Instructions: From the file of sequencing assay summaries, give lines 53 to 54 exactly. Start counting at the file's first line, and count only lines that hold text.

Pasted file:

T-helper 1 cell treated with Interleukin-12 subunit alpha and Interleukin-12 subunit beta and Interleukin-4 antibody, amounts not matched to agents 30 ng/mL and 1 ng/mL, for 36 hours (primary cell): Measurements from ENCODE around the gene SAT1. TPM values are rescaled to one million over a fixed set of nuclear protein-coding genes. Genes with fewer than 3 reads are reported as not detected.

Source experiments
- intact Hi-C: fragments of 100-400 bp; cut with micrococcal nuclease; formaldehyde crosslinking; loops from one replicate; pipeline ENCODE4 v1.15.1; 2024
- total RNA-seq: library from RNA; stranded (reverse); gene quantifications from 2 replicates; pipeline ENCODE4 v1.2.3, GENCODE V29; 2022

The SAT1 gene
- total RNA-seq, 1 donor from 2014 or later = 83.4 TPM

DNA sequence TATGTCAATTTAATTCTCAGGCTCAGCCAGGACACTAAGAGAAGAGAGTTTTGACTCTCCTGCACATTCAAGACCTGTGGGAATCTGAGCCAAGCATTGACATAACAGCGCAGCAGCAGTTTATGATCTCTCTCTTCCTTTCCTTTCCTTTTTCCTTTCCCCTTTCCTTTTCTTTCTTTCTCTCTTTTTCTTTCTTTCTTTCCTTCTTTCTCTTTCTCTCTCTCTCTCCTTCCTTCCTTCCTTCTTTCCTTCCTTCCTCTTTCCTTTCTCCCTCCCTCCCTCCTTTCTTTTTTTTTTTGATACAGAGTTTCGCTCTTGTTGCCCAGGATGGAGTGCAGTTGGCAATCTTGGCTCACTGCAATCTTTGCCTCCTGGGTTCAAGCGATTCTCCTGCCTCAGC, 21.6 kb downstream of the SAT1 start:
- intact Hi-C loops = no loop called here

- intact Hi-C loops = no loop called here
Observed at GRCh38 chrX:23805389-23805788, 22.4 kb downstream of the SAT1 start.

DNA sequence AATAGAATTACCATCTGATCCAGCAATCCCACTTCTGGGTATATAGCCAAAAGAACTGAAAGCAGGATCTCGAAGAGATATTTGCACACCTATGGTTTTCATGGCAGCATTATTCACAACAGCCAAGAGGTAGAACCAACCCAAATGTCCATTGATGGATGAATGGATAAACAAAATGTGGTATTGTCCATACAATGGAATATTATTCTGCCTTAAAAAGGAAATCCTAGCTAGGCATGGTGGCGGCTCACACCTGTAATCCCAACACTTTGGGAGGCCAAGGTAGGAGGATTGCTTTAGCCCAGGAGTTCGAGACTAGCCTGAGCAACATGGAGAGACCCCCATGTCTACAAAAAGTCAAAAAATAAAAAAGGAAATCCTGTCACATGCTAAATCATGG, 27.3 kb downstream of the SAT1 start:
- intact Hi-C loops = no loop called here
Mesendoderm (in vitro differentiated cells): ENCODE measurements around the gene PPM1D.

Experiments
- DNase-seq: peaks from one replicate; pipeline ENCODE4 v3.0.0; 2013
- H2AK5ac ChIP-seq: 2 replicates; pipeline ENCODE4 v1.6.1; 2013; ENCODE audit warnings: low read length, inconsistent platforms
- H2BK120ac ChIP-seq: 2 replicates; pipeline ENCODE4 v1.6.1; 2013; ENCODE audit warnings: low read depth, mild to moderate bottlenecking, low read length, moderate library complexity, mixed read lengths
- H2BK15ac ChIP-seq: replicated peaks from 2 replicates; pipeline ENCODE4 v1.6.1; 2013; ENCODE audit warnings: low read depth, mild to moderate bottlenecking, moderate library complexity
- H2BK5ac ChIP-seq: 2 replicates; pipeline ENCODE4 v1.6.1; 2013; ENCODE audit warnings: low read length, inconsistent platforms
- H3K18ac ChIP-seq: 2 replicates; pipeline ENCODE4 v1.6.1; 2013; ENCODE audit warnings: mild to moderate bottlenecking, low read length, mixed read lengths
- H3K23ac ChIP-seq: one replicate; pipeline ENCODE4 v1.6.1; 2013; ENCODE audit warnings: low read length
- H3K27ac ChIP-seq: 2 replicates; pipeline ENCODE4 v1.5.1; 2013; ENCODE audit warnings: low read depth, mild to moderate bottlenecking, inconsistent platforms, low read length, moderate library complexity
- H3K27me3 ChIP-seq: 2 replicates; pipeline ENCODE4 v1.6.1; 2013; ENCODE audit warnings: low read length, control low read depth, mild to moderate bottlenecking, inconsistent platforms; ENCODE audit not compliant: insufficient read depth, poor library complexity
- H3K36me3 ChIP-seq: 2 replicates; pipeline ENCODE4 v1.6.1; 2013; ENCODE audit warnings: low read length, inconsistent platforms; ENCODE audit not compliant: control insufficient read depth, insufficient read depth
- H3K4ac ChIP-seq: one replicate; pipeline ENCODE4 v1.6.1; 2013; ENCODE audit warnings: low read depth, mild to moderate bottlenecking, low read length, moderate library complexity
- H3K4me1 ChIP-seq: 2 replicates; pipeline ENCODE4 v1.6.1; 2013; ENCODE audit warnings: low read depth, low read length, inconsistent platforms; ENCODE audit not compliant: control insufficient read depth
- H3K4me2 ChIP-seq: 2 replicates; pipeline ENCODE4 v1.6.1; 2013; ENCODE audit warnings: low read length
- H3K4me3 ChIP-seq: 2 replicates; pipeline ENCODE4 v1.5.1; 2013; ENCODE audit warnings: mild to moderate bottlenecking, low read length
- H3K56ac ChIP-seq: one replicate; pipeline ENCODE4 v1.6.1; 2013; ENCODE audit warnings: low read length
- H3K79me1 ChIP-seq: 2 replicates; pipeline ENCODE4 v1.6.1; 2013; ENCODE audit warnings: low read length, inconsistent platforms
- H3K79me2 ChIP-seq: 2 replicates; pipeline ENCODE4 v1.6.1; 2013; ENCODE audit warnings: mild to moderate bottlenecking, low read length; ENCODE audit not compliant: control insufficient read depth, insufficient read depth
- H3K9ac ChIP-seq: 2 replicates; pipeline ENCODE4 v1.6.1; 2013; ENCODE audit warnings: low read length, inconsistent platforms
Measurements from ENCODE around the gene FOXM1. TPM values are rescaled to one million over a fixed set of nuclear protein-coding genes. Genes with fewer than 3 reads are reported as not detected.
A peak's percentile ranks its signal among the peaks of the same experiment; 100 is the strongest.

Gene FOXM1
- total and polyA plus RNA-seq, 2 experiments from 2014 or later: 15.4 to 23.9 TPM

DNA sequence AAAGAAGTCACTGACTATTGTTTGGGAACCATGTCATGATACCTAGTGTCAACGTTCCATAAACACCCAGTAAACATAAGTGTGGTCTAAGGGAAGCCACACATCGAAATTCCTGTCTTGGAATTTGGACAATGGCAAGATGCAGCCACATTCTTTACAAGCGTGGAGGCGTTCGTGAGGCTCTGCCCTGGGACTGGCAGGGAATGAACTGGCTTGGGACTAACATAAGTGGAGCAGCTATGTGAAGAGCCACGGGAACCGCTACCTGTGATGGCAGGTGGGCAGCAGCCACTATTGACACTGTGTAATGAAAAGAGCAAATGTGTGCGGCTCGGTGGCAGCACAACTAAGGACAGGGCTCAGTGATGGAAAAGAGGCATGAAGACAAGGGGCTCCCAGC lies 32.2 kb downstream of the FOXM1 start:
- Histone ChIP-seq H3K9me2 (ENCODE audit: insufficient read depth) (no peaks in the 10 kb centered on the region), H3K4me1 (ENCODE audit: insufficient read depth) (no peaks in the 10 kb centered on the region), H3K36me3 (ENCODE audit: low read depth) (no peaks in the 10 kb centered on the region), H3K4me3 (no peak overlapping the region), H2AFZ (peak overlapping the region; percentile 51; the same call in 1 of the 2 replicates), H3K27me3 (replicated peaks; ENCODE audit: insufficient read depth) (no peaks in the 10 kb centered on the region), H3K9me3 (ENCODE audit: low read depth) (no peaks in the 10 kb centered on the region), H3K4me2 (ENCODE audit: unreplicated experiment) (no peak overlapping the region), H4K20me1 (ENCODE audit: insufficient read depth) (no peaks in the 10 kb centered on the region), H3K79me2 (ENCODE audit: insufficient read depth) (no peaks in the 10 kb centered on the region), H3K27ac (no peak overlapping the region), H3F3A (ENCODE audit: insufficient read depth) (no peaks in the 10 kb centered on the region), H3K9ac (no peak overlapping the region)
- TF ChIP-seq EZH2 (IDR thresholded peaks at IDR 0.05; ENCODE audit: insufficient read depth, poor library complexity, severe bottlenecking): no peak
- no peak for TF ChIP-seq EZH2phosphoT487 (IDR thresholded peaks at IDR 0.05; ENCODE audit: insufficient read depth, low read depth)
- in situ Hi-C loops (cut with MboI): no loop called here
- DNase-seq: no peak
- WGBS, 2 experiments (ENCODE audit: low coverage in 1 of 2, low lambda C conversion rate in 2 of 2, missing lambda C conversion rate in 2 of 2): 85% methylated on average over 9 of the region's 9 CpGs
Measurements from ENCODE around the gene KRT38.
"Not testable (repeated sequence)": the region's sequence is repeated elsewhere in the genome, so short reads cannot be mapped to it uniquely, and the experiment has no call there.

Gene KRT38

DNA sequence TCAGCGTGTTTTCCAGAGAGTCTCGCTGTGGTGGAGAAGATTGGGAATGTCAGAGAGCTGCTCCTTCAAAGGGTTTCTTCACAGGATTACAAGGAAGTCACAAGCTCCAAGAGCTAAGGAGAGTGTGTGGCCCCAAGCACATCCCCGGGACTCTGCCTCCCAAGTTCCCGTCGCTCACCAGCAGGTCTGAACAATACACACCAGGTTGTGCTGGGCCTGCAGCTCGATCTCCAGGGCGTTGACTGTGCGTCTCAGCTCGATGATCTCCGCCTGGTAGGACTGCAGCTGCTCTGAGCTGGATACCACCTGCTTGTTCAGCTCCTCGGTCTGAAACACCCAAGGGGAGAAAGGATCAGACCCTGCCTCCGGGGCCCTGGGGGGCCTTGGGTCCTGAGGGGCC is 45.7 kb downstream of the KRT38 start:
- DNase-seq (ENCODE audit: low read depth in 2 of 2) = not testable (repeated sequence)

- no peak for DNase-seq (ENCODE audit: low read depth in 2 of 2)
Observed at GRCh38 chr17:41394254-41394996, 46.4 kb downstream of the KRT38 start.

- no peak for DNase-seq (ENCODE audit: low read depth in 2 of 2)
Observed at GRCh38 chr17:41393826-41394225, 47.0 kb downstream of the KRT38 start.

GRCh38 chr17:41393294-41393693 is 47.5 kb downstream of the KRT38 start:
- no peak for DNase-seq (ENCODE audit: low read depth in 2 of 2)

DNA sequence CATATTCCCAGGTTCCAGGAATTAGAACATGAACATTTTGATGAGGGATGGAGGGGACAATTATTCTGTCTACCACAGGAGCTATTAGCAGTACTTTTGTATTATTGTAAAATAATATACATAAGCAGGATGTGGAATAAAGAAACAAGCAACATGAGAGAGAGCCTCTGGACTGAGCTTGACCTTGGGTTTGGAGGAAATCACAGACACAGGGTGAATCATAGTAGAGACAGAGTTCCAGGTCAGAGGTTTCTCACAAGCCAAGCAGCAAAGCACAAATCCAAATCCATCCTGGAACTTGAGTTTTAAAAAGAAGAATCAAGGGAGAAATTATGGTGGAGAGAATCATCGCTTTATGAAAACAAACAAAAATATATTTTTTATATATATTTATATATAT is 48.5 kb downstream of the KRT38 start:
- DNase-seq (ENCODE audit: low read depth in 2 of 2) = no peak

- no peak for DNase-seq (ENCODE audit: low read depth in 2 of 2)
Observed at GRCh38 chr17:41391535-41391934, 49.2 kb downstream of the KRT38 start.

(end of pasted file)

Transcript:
GRCh38 chr17:41393294-41393693 is 47.5 kb downstream of the KRT38 start:
- no peak for DNase-seq (ENCODE audit: low read depth in 2 of 2)